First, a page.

The opinion of the court was delivered by: Donetta W. Ambrose Senior Judge, U.S. District Court
This action arises out of an unpaid tax assessment against decedent, prior to her death. According to the Government, decedent died with an adjudicated tax liability, resulting in a lien against her real property. Prior to her death but after the tax lien attached, decedent transferred the property to her daughter, who then transferred it to herself and her husband. The couple later sold the property, and used the proceeds to purchase another. In this civil action, the Government seeks to foreclose a tax lien against the Defendants‟ property, and alleges that the initial transfer between mother and daughter was fraudulent.
Before the Court is the Government‟s Motion for Summary Judgment, and Defendants‟ opposition thereto. For the following reasons, the Motion will be granted in part and denied in part.
On March 4, 1996, the Tax Court entered a decision against wife-Defendant‟s now-deceased mother, Harriet Nixon Hall (referred to herein as "Ms. Hall," "decedent," or "wife-Defendant‟s mother") and the estate of Ms. Hall‟s husband, James F. Hall. The decision found that the couple had an income tax deficiency for the tax year 1988, in the amount of $287,624.41; notice and demand for payment of this amount, plus interest of $258,170.52, were sent accordingly May 2, 1996.*fn2 Neither Ms. Hall nor the estate paid the tax liabilities.
At the time, Ms. Hall resided at property located on Kings Highway in Carnegie, Pennsylvania, which the Halls had acquired in or about 1965. Following her husband‟s death, Ms. Hall became the sole owner of the property. By deed dated July 31, 2001, Ms. Hall transferred title to the property to her daughter, the present Defendant, in exchange for $1.00 and "natural love and affection." Wife-Defendant asserts that she also promised her mother that she would repair and rehabilitate the property, and take care of her ill mother. Ms. Hall continued to reside at the property. In 2001, the County assessed the property at $195,000.00, and in 2002, at $239,500.00. On December 10, 2001, a notice of tax lien was filed with the Prothonotary of Allegheny County. In addition, on April 4, 2006, in what we shall refer to as McCullough I, the Government filed suit against Ms. Hall and her husband‟s estate in order to reduce the tax assessments to judgment.
On April 17, 2002, wife-Defendant encumbered the property with a mortgage for $82,000.*fn3 She testified that a part of the proceeds were used to make repairs to the property, and a part of the proceeds were used to finance her son‟s education. On October 23, 2004, she was married; her husband is presently a co-Defendant to this action. By deed dated March 30, 2005, on April 4, 2005, wife-Defendant transferred the Kings Highway property to herself and her husband for $1.00. On or about August 22, 2005, Defendants mortgaged the Kings Highway property for $90,000. The loan proceeds were used to pay off the 2002 mortgage, and for other purposes. On November 5, 2005, Ms. Hall died. The notice of tax lien was was refiled on February 1, 2006. On June 30, 2006, wife-Defendant was appointed as executrix of her mother‟s estate. Between approximately 1995 and 2008, wife-Defendant was engaged in a business of reselling industrial lubricants, and also worked at a day care center.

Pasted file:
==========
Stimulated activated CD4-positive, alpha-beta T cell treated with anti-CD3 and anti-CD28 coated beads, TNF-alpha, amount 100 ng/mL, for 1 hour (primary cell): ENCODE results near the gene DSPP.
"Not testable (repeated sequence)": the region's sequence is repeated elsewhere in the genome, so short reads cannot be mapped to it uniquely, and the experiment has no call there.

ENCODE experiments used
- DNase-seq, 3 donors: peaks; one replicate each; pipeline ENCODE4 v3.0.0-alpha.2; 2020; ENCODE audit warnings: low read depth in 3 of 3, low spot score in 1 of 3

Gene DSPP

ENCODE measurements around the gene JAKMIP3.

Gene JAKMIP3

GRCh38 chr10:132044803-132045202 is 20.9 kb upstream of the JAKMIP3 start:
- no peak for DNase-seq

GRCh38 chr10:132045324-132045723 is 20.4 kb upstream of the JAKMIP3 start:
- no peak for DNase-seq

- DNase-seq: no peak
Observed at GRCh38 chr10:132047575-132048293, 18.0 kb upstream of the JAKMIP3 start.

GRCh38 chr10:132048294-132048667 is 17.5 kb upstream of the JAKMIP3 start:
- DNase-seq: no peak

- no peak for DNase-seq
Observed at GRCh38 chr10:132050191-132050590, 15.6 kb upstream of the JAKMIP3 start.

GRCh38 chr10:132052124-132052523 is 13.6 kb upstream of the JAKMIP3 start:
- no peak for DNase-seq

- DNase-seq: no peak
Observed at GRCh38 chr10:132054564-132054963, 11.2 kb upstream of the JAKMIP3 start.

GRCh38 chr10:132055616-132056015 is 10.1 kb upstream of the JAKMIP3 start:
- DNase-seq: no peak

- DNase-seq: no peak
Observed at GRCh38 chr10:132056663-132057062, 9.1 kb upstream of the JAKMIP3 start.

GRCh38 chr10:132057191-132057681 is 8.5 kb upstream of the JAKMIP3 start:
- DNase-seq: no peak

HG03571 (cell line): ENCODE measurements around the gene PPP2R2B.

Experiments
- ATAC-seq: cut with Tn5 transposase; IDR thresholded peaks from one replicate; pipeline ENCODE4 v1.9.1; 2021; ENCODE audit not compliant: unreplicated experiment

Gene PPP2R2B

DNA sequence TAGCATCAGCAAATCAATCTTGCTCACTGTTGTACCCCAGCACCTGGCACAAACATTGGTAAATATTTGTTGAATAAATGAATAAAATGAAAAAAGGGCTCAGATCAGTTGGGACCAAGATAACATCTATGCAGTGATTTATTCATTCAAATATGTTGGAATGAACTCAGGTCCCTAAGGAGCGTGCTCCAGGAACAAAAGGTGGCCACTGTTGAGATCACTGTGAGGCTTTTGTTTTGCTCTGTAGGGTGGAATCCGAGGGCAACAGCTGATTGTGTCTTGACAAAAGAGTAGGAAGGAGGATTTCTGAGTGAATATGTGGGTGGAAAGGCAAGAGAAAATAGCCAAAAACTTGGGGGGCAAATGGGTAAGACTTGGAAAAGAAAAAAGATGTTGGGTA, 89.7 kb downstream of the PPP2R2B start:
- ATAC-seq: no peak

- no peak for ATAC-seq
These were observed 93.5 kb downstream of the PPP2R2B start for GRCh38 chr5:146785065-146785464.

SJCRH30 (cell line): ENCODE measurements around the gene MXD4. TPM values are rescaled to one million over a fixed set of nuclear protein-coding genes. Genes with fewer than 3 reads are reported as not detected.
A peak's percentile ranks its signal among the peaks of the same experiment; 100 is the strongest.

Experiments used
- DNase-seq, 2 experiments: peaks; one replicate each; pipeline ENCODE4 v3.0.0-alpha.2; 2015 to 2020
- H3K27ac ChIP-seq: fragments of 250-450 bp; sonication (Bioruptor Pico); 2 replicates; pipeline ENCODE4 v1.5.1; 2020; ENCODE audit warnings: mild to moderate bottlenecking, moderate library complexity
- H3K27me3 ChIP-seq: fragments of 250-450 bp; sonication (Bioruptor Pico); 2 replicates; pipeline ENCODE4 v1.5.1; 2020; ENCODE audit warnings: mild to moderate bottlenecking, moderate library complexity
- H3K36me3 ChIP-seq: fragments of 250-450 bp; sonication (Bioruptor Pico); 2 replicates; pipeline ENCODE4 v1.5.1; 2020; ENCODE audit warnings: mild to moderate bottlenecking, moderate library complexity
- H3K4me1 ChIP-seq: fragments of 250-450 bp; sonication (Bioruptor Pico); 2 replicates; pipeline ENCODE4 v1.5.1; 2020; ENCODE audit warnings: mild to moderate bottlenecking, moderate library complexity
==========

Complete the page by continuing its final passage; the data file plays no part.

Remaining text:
In McCullough I, the Government filed an amended complaint on July 7, 2006, naming wife-Defendant as a party Defendant, in her capacity as executrix of her mother‟s estate. On November 6, 2006, judgment was entered in McCullough I against wife-Defendant, as executrix of her mother‟s estate, in the amount of $1,211,338.05.00 plus interest. By letter dated May 4, 2007, the Government demanded payment from wife-Defendant, from the funds and assets of her mother‟s estate. Subsequently, on July 30, 2009, Defendants sold the Kings Highway property for $375,000, and used the proceeds to pay the balance of the 2005 mortgage, and to purchase property on Winthrop Road in Carnegie, Pennsylvania, for $215,000.
In the present Complaint, the Government seeks, inter alia, a declaratory judgment that the federal tax lien attached to the Kings Highway property on May 2, 1996, and remained attached thereto through the July, 2001 and March, 2005 transfers; and that the lien attached to the proceeds from the sale of the property, and thus to the Defendants‟ Winthrop Road property. The Government also alleges that the July, 2001 transfer of the Kings Highway property from wife-Defendant‟s mother to wife-Defendant was fraudulent, and thus should be set aside as to the Government, and because the property was sold, wife-Defendant should be liable.
Summary judgment shall be granted if the pleadings, depositions, answers to interrogatories, and admissions on file, together with the affidavits, if any, show that there is no genuine issue of material fact and that the moving party is entitled to judgment as a matter of law. Fed. R. Civ. P. 56(c). In considering a motion for summary judgment, the Court must examine the facts in a light most favorable to the party opposing the motion. International Raw Materials, Ltd. v. Stauffer Chem . Co., 898 F. 2d 946, 949 (3d Cir. 1990). The moving party bears the burden of demonstrating the absence of any genuine issues of material fact. United States v. Omnicare Inc., 382 F. 3d 432 (3d Cir. 2004). Rule 56, however, mandates the entry of judgment against a party who fails to make a showing sufficient to ...